Periodic Table Notes

8th Grade Science


Dimitri Mendeleev's Periodic Table (1860s)

  • noticed patterns appeared when elements were arranged in order of increasing atomic mass
  • noticed blank spaces left on the table when elements in groups, concluded they were spaces for elements not yet discovered
Modern Periodic Table (early 1900s to present)

  • arranged in order of increasing atomic number (# of protons)


  • up & down
  • columns
  • elements in a group/family have similar properties
  • they occur because they have the same number of valence electrons


  • side to side
  • rows
  • arranged into periods because they have the same number of energy levels


  • some elements have symbols very different than their names
  • the original name of the element was in another language
  • Examples
  • potassium, K, is kalium in Latin
  • sodium, Na, is natrium in Latin

Hydrogen Stands Apart

  • properties don't match those of any other group
  • Valence Electrons = 1
  • Reactivity = REACTIVE
  • colorless, odorless gas at room temp; low density

Group 1: Alkali Metals

  • Valence Electrons = 1
  • Reactivity = VERY REACTIVE
  • soft; silver colored; shiny; low density
Alkali metals - Chemical elements: properties and reactions (1/8)
Brainiac Alkali Metals

Groups 2 - 16

Reactivity = decreases then slowly increases from left to right

Group 17: Halogens

Valence Electrons = 7

Reactivity = VERY REACTIVE

poor conductors; react violently with alkali metals to form salts; never found uncombined in nature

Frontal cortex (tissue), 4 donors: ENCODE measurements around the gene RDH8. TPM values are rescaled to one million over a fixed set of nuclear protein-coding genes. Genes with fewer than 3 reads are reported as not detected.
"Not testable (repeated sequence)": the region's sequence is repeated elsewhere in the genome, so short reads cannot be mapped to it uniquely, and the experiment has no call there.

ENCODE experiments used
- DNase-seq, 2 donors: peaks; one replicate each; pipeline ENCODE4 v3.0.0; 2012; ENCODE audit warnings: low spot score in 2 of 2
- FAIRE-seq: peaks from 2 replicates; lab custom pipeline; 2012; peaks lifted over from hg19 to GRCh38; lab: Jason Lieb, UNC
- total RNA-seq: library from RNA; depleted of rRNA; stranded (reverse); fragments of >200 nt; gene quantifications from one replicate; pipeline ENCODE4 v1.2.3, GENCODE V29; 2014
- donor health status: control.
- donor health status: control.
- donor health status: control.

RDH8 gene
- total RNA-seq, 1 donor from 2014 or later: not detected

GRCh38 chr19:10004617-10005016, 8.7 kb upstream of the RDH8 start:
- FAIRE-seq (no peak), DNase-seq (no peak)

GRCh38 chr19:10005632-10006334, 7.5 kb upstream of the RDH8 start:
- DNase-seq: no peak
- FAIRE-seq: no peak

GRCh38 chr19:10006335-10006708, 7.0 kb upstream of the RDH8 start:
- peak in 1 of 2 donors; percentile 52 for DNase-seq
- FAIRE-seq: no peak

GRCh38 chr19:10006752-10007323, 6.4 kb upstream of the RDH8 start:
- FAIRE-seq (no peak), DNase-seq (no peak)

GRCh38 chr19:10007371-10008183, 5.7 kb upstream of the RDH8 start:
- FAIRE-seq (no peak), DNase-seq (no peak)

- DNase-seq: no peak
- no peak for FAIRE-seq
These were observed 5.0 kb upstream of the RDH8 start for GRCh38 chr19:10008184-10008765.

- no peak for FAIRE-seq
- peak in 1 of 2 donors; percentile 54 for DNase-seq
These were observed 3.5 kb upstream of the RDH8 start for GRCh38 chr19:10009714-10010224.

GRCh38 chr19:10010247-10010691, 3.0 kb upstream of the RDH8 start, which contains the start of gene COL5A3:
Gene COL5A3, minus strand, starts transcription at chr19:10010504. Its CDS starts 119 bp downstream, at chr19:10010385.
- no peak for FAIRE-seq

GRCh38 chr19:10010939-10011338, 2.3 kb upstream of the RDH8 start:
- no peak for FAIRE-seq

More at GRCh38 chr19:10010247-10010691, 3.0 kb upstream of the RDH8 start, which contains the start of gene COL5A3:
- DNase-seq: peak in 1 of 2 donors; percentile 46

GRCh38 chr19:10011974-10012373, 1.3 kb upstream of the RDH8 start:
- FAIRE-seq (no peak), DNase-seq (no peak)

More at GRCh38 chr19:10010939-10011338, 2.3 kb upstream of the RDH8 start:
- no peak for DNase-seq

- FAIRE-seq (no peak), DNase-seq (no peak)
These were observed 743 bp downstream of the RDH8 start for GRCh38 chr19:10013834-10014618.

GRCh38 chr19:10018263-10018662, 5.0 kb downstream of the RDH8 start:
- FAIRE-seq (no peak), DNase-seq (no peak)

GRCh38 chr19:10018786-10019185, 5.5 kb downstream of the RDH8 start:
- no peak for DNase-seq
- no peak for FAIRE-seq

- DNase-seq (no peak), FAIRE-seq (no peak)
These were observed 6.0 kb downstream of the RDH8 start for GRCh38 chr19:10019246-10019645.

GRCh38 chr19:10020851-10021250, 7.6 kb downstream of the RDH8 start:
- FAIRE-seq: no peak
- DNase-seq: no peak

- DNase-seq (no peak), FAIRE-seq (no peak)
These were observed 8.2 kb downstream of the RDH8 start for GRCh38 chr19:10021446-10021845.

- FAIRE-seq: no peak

Comparing the four halogens - Chemical elements: properties and reactions (2/8)


  • Valence Electrons = 8
  • Reactivity = NONREACTIVE
  • colorless, odorless gases at room temp
Helium - Periodic Table of Videos
Fun With Gas | MythBusters

Bohr Model

Big image

Energy Levels

each energy level can hold a specific number of electrons

  • 1st level (closest to the nucleus) = 2 electrons max
  • 2nd level = 8 electrons max
  • 3rd level = 8 electrons max

Big image

Valence Electrons

  • electrons located in the outermost energy level of an atom
  • VERY important because they tell us an element's REACTIVITY
  • have the most energy and are involved when elements form chemical bonds
Big image

Electron Dot Diagrams

  • show the number of VEs of an element

Octet Rule

  • RULE OF 8
  • atoms are stable when they have a full outer energy level of electrons (they want a complete octet)
  • they will gain or lose electrons in order to reach 8 valence electrons
  • a full outermost energy level of electrons = STABILITY
  • NOBLE GASES are so stable and nonreactive because they already have a FULL OCTET already. They are NOBLE.
  • Atoms on the LEFT side of the periodic table tend to LOSE their valence electrons to get to a full outer energy level
  • Atoms on the RIGHT side tend to GAIN electrons to get to a full outer energy level